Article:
The 17-year-old was listening July 9, 1944, when Elder Joseph Fielding Smith of the Quorum of the Twelve said during a KSL Radio broadcast that Joseph Smith had corrected a verse in the Bible by revelation.
Matthews had a spiritual experience. "The word revelation meant something," Matthews said in an interview in the Journal of Book of Mormon Studies. "I hadn't known that Joseph Smith had made some corrections in the Bible. Joseph Fielding Smith's statement penetrated me."
That day in 1944 began Matthew's quest to learn about what is called the Joseph Smith Translation. Before he died Sunday, Aug. 30, 2009, at age 82 of complications following open-heart surgery, Matthews became known as the world's expert on the translation.
Matthews probably would have preferred that people forget his role in bringing the Joseph Smith Translation into popular acceptance among members of the LDS Church.
However, his work on the JST was his most lauded achievement by those who spoke with the Deseret News on Monday.
Oscar W. McConkie, author and chairman of the law firm Kirton & McConkie, was a regional representative for The Church of Jesus Christ of Latter-day Saints when he called Matthews to be a stake president.
"In my judgment, Robert J. Matthews is one of the great men of this dispensation. He did yeoman work on the Joseph Smith Translation," McConkie said. "My brother (the late Elder Bruce R. McConkie of the Quorum of the Twelve) was insisting that we get the Joseph Smith Translation in our scriptures, but he couldn't have done it without the scholarship backing him up of Robert J. Matthews."
That scholarship had as much to do with Matthews' personality and tenacity as it did with his academic work. When he first became interested in Joseph Smith's work on the Bible, the LDS Church did not trust the printed copies of the JST that had been printed by the Reorganized Church of Jesus Christ of Latter Day Saints, now called the Community of Christ.
According to an essay by BYU professor Robert L. Millet in the book "The Joseph Smith Translation: The Restoration of Plain and Precious Things," Matthews was sometimes chided by fellow Mormons for even quoting the JST.
"I lived in that time period," said Monte Nyman, a retired professor of ancient scriptures from BYU and a friend of Matthews. "Nobody knew anything about the Joseph Smith Translation — I mean they had a little knowledge — but today we have it footnoted in the LDS Bible and openly talked about. ... Bob just made a great contribution to the church's understanding of it."
The distrust arose because the RLDS Church had not allowed any member of the LDS Church to inspect the original documents of the Joseph Smith Translation. Matthews began requesting permission to see the source materials. It took him 15 years before he was finally allowed to see them in 1968.
"He was the first Latter-day Saint since 1845 to have access to the original manuscript," said Kent P. Jackson, BYU professor of ancient scripture. "His research caused a serious change of thinking on the part of church members and church leaders."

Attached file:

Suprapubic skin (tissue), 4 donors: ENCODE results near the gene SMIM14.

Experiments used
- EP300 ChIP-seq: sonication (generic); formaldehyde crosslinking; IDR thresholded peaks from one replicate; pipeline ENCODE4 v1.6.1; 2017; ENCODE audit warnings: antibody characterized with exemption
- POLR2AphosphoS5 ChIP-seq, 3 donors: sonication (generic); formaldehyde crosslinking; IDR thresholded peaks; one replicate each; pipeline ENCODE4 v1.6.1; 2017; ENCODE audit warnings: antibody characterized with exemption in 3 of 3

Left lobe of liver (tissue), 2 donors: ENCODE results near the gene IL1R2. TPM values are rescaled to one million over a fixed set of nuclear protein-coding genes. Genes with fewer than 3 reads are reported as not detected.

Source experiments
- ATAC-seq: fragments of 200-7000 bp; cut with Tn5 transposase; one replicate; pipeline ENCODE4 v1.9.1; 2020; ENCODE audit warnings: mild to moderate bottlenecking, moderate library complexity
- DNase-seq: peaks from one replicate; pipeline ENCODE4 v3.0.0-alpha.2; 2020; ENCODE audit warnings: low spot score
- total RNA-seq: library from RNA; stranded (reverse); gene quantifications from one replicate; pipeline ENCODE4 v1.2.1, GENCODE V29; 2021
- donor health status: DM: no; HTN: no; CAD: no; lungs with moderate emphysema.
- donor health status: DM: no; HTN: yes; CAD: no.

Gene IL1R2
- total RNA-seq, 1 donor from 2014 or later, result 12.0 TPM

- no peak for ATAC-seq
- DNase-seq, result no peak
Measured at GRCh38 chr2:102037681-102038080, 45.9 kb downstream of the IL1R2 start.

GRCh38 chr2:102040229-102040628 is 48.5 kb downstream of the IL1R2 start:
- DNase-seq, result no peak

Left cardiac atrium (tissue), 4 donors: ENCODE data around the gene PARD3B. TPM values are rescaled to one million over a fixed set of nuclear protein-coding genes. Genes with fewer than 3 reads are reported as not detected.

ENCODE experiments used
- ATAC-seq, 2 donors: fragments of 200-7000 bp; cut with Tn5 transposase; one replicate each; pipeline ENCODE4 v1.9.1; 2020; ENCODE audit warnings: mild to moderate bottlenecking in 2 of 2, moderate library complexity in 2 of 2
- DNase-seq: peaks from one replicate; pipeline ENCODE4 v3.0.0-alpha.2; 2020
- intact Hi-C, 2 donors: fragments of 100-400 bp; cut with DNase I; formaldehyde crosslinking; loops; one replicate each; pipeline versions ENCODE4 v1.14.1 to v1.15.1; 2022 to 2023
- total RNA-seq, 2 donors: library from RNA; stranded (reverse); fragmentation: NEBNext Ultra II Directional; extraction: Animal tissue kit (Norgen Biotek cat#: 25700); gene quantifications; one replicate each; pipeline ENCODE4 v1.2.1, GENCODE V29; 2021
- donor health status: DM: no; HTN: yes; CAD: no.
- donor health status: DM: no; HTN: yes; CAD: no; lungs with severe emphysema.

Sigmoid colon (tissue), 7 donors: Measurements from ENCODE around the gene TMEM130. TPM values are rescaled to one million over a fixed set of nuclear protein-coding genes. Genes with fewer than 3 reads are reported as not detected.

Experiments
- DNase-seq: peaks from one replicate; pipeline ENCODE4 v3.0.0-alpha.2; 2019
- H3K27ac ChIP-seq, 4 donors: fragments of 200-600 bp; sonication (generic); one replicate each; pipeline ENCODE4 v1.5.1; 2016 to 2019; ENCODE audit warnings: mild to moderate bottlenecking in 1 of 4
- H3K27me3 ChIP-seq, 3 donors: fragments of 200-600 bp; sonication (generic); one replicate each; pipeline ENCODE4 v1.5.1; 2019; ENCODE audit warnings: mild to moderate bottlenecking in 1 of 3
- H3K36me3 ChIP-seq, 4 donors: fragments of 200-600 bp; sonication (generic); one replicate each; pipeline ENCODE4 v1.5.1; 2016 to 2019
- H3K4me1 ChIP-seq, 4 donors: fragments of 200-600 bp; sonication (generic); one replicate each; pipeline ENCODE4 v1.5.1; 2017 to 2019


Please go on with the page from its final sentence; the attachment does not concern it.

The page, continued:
In short, the version published by the RLDS Church was very accurate.
Philip Barlow, Arrington Chairman of Mormon History and Culture at Utah State University, said Matthews made three major contributions concerning the JST. First, no scholar working on the JST can ignore Matthews' work. Second, without Matthew's work, it would be hard to see how the JST could have been included in the LDS edition of the Bible. Third, Matthews' efforts played a role, along with the work of other scholars, in the warming of relations between the LDS Church and the RLDS Church.
In 1979, the LDS Church published a new LDS edition of the King James Version of the Bible. Matthews worked with the Scriptures Publication Committee, led by Elder Thomas S. Monson, Elder Boyd K. Packer and Elder Bruce R. McConkie of the Quorum of the Twelve. The new Bible included, for the first time, footnotes that contained excerpts from the JST. Matthews also contributed his expertise to the volume's Bible dictionary.
Matthews' work wasn't limited to the JST. He was one of four senior editors of the "Encyclopedia of Mormonism," reporting to editor Daniel Ludlow. He taught religion at BYU until he retired in 1992.
"I used to sit in on his classes when I was at BYU," Charles D. Tate, a retired English and religion teacher at BYU and former editor of BYU Studies, said. "His insights were amazing and his research was thorough."
Jackson said his impact also included involvement as a curriculum writer for the church's seminaries and institutes before joining the BYU faculty, scores of lectures at BYU's Education Week, Know Your Religion classes, firesides and special summertime classes for instructors in the Church Educational System.
"He never ever wanted anything in his life to be about him," Matthew's son Robert D. Matthews said. "Most of the things that he has done in his life I have learned about from other people."
After his father died on Sunday, Robert D. Matthews said hundreds of people have shared their experiences with him.
"I have a good friend of mine who said, 'I took a class from your dad when I was in college.' One semester (my friend) got mono and missed a bunch of time. And he said, 'Your dad was the only teacher that called me on the phone and asked how I was doing and who brought me my coursework.'"
Funeral services will be held at 11 a.m. Thursday at the Lindon 6th Ward Chapel, 56 E. 600 North in Lindon. A viewing will be held from 6-8 p.m. Wednesday at Olpin Mortuary, 494 S. 300 East in Pleasant Grove. Interment will be at the Lindon City Cemetery, 550 N. 200 East in Lindon following the service.
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